The Separation centres closed because too few prisoners were identified as candidates for them, the process of identification was complicated, unnecessarily long-winded and the centres themselves were far too few in number and provided ridiculously low levels of accommodation – providing space for 24 extremists, across three sites, when the MOJ figures themselves said they need to accommodate between 700 and 1,000 shows how poorly planned and executed it was in theory; but in principle it was bang on.

What we need is a specific security category – Category E for Extremist – that identifies Extremists from their offences the moment they enter our prisons. A Category E that has specific management policies for isolating them, ensures they are moved inside the prison in single numbers, escorted by a minimum of three officers – capable of becoming an instant three-man control and restraint team if required – with constant cell searches, disruptive management techniques, frequent prison moves and which both allocates and ring-fences the resources necessary to ensure we focus robustly on their management for all our sakes – but one that has a clear, earnable, demonstrable exit strategy too.

That is why we need a Category E.

We need a Category E to accommodate extremists inside a Category E wing inside each dispersal prison; these are people who are at war with us – these people are not simply dangerous, their declared intention is to destroy our culture, our country, our way of life and everything we hold dear. They think nothing of mowing down a soldier on a London street and publicly beheading him then waiting for the police to arrive while telling everyone stunned by what they have just witnessed why they did it.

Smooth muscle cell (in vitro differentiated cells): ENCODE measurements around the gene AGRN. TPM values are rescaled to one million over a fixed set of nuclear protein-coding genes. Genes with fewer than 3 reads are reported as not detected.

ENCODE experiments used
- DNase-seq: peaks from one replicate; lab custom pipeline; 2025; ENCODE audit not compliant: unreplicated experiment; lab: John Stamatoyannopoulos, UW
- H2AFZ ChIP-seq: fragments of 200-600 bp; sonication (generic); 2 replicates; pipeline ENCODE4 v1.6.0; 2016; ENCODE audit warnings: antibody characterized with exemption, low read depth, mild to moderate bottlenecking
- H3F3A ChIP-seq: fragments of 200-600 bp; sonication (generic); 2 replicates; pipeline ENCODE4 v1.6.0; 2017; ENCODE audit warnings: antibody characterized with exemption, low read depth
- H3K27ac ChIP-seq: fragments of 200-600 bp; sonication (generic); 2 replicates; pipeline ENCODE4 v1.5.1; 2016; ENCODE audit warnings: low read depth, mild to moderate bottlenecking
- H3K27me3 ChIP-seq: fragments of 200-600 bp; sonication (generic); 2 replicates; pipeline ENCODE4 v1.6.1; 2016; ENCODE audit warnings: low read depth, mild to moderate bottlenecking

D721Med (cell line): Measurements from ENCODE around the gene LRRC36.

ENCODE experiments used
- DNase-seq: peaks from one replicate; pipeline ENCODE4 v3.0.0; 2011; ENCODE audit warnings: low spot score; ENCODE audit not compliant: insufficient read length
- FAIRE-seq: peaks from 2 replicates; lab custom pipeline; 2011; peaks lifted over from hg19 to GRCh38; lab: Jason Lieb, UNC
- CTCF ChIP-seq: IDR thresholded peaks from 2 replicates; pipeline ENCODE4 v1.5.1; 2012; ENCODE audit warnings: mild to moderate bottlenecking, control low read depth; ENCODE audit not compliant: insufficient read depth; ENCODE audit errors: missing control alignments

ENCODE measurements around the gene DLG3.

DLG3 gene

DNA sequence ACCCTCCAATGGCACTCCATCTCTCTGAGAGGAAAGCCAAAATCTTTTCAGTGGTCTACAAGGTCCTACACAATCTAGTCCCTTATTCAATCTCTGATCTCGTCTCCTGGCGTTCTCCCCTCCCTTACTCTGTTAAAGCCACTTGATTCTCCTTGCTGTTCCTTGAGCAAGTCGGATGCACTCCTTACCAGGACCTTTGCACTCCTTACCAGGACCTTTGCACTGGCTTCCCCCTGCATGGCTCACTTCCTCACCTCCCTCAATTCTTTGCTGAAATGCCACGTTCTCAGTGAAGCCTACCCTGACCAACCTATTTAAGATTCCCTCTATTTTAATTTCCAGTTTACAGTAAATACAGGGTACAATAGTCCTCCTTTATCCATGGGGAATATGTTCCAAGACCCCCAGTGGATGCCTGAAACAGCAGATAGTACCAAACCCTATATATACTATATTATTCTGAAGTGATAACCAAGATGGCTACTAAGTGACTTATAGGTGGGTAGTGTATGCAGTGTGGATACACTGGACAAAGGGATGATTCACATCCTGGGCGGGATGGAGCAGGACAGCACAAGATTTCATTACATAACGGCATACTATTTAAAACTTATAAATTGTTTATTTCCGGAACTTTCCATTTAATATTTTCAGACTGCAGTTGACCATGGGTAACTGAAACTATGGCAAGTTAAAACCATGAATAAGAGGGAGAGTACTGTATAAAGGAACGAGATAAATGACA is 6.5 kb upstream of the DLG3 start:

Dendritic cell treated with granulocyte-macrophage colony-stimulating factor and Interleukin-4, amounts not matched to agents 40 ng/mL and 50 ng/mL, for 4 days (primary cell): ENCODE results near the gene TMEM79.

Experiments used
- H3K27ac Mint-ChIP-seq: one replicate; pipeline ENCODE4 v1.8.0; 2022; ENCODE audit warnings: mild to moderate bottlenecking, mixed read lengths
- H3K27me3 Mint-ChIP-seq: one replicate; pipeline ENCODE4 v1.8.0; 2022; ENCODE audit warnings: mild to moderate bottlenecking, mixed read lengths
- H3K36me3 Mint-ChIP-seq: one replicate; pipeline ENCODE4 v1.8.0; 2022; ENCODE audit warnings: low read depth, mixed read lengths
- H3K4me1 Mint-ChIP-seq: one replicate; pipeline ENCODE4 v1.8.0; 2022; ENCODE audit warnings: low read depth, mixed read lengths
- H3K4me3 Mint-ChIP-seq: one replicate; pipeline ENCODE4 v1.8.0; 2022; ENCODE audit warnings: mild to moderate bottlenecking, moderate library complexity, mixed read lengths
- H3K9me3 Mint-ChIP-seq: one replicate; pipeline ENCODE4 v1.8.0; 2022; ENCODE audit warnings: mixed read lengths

Indeed it is salient to note that Ziamani, the prime mover in the Whitemoor attack is serving a 22-year sentence for plotting to behead a soldier in 2015. He was arrested in east London with a knife, hammer and an Isis flag in his backpack – given those facts how on earth was this person able to move around freely inside our Maximum Security Prison Estate, infecting others with his hatred, and coming within seconds of murdering a prison officer?

People like Ziamani are not your ordinary Category A armed robbers, crime lords, murderers, sexual offenders or even serial killers – Ziamani is an example of those with whom we are at war as a nation, people who infect our prisons with their perverse view of Islam and they get away with it because we allow them to freely associate with others.

Now, after Whitemoor, after Westminster Bridge, London Bridge, Streatham High Street and Manchester Arena we must take all steps necessary to isolate them, dismantle their influence on others and keep both prisoners and staff safe.

The attempted murder inside a maximum security prison by known extremists, who were able to fashion genuine-looking suicide belts, and acquire weapons they used to bring a prison officer to within an inch of execution, and do so right under the noses of prison staff, needs to be the wakeup call that we have so far, and for far too long now, simply and tragically failed to heed.